Watch on Nature

Watch on Nature

Your eye in the sky to protect the places we love

Watch on Nature is the Wilderness Society’s new community-powered app that will help monitor deforestation across Australia—and put a stop to the deforestation crisis.

Track deforestation in near real time using the latest satellite imagery.

The web-based app will enable communities, groups and individuals all over the continent to show the horrific reality of deforestation. It will help expose deforestation as it happens and help hold vested interests to account—so we can protect the forests we have left for the future. (Main image top: Cape York, Kerry Trapnell.)

What is Watch on Nature?

Watch on Nature is a website application that assists with deforestation detection and monitoring vegetation across Australia. It is currently in a closed test that is running until December to iron out any bugs and issues.

The Watch on Nature website has a user-friendly interface that displays Sentinel-2 satellite imagery from various dates. In-built tools enable you to detect changes in vegetation cover. It can then send the Wilderness Society an alert of potential clearing (or other change) that you find.

Use Watch on Wilderness to see near real-time deforestation and land-clearing events, map them and alert the Wilderness Society.

There is also computer-automated vegetation change detection built into Watch on Nature that will be further developed to send alerts to the Wilderness Society if clearing is detected in any of the focus zones. Focus zones are areas of concern that the Wilderness Society is monitoring with the help of the community and Watch on Nature, and include Queensland's forest and bushland, WA's Northern Jarrah Forests, Victoria's tall forests and Tasmania's forests.

Watch on Nature will assist in monitoring deforestation across Australia, land-clearing compliance and provide a training database of detected clearing events in Australia to further refine the auto-detection tools.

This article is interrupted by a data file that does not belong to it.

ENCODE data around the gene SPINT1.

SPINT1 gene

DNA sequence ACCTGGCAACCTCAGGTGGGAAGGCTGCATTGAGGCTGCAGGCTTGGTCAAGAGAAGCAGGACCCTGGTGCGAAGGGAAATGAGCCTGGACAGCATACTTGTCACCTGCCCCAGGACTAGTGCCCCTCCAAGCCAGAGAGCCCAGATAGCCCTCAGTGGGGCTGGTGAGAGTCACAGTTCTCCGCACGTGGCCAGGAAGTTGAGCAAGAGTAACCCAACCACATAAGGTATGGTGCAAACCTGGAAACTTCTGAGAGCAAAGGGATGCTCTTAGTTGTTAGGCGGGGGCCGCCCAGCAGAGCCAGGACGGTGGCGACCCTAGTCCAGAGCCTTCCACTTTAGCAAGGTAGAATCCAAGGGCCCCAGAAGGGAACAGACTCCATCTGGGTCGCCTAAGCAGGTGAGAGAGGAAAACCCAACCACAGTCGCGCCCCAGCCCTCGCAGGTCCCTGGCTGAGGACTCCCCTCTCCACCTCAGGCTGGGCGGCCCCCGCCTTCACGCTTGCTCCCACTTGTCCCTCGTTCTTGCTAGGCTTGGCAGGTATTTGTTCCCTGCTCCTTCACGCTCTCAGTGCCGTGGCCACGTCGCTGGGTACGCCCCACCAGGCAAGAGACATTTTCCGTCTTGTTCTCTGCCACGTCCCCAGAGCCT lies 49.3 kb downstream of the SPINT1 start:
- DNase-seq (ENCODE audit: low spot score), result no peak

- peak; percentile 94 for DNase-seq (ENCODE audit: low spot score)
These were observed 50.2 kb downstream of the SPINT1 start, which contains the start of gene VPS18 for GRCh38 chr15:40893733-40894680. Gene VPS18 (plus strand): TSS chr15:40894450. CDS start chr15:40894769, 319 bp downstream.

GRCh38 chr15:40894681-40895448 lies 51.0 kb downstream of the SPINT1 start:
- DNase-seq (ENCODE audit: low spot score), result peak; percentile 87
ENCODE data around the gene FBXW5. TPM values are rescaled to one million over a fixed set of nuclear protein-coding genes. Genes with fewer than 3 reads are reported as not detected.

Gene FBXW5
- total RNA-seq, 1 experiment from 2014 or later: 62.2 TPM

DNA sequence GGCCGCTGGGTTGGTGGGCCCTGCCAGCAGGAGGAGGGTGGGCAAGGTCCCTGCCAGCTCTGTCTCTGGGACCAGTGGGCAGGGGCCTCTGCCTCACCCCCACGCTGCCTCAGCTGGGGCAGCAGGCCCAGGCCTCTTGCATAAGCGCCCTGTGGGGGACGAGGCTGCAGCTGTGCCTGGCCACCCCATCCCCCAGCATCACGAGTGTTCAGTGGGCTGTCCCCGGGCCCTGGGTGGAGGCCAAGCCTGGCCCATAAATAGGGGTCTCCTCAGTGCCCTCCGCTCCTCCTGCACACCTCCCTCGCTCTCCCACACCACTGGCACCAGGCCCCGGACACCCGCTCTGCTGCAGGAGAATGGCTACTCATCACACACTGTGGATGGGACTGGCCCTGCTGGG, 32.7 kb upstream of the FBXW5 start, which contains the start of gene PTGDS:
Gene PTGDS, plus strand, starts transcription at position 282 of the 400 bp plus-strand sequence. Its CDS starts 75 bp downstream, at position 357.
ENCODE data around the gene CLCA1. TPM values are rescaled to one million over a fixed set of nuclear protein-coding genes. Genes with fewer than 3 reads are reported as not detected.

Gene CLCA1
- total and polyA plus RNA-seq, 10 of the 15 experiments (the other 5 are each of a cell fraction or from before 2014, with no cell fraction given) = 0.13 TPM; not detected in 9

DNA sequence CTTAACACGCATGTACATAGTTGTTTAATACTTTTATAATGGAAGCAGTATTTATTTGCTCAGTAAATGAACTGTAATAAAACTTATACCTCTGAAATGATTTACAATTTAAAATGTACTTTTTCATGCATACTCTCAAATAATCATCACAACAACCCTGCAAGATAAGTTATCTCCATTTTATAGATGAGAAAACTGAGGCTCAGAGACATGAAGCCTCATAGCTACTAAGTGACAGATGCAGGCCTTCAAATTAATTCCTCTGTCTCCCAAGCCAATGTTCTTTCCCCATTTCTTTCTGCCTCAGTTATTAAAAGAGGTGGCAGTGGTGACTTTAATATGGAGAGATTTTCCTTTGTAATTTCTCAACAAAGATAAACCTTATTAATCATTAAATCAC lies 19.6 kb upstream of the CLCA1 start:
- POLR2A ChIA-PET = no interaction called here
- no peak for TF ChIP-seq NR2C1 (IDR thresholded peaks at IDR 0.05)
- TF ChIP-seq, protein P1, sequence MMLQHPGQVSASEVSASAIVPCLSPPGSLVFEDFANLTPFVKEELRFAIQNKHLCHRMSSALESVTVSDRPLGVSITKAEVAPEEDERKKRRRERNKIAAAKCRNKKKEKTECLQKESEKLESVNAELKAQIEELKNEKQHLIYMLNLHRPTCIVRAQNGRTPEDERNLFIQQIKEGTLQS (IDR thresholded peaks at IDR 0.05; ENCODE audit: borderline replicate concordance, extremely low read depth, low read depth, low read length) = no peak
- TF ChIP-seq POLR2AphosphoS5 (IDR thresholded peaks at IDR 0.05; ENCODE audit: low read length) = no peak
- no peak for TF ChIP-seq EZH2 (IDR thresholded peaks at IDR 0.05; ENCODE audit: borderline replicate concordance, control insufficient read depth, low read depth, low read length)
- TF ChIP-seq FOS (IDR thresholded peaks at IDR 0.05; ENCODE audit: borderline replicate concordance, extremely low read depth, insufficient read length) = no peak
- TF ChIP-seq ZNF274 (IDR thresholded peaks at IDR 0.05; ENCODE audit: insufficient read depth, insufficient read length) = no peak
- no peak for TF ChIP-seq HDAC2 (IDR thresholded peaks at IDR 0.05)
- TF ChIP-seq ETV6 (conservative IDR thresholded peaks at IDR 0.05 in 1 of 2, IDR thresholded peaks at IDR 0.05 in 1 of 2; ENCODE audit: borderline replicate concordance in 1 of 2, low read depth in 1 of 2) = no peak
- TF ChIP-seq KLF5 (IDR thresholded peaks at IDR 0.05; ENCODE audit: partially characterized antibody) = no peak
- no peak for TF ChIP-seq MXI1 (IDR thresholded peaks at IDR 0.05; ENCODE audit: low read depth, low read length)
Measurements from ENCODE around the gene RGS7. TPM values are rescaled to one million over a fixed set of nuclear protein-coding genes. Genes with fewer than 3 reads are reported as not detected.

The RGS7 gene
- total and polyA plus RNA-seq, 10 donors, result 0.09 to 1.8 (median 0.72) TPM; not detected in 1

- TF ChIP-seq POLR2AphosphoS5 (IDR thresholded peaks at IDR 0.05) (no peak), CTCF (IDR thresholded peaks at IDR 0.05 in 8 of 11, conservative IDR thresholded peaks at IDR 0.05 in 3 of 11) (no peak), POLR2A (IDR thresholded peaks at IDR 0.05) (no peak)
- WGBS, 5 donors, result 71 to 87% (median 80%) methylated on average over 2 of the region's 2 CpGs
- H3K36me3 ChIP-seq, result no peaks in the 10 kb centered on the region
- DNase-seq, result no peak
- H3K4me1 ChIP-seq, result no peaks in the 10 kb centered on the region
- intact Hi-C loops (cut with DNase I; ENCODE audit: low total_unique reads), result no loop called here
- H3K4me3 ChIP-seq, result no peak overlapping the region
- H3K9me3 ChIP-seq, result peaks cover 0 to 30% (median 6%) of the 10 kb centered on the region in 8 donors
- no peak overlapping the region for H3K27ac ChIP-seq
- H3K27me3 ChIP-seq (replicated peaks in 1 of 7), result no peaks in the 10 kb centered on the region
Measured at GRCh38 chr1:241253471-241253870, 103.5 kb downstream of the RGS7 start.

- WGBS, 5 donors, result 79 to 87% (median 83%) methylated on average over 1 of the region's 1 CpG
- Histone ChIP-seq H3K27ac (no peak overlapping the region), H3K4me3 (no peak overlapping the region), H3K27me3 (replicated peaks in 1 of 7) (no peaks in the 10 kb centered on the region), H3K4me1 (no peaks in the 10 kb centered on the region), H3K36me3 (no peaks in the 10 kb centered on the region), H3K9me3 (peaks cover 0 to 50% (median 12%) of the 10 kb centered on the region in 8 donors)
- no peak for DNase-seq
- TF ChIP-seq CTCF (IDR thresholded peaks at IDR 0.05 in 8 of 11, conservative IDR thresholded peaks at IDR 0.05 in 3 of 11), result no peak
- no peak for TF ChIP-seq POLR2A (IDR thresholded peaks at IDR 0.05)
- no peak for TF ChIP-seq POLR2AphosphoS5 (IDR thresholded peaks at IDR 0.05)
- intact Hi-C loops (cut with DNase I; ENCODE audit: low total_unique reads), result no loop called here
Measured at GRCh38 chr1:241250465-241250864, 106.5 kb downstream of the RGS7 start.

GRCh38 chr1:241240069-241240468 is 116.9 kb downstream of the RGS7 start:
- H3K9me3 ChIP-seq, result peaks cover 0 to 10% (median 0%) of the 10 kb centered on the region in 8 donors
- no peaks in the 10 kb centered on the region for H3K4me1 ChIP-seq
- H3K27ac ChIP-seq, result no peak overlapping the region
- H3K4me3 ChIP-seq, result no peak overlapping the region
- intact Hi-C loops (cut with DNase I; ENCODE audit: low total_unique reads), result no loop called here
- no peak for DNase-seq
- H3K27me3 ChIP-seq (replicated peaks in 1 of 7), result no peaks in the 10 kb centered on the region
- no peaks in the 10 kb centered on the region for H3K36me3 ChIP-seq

People power

Geospatial Analyst, Rachel Fletcher.

Wilderness Society scientist Rachel Fletcher is determined to keep Australia’s remaining forests safe. The sheer vastness of this continent and the remoteness of some of its most special places means it's very hard to keep a tab on the health of forests and bushlands without satellite imagery.

Rachel uses satellite mapping to track and report on the loss of forests and bushland across the continent. She helped develop the cutting-edge technology behind Watch on Nature that will expose rampant deforestation by the beef, paper, timber and mining industries.

Watch on Nature gives groups in regional areas, remote First Nations communities, ranger groups and citizen science organisations the ability to access data on the extent of forest and bushland clearing, or fire extent, in near real-time.

“When you see the massive scale of years of deforestation from space, it is really confronting. More people need to see what’s happening. That’s why we’ve developed a citizen scientist platform that helps us keep an eye on what’s happening to forests in real time. And it gives supporters and communities the tools to monitor deforestation.”—Geospatial Analyst, Rachel Fletcher.

Why we need a Watch on Nature

Help tackle deforestation in problem areas outlined by the Wilderness Society in Watch on Nature, and learn about the species being affected.
The Wilderness Society is committed to ending deforestation and securing landscape restoration to protect biodiversity and carbon stores in Australia. The continent has some of the highest rates of land clearing and deforestation in the world—making it a deforestation hotspot alongside places like the Amazon and Borneo.

The forests and bushlands of this country are home to globally significant and unique species. But each day, thousands of hectares are bulldozed. Nearly half of Australia's forest cover has been cleared in the last 200 years—killing tens of millions of native animals (including threatened species) that call these places home.

The Wilderness Society needs the ability to monitor deforestation hotspots around Australia—Watch on Nature will let campaigners know where clearing is taking place and to what scale; this will help them raise the alarm about the issue and pressure decision-makers to act.

Senior campaigner Gemma Plesman reveals the scale of the deforestation problem in Australia:

Donate today!

Help grow our game-changing satellite technology to track and report on the destruction of forests and bushland across the continent. It will expose deforestation as it happens, so together we can hold the culprits to account and protect the forests we have left.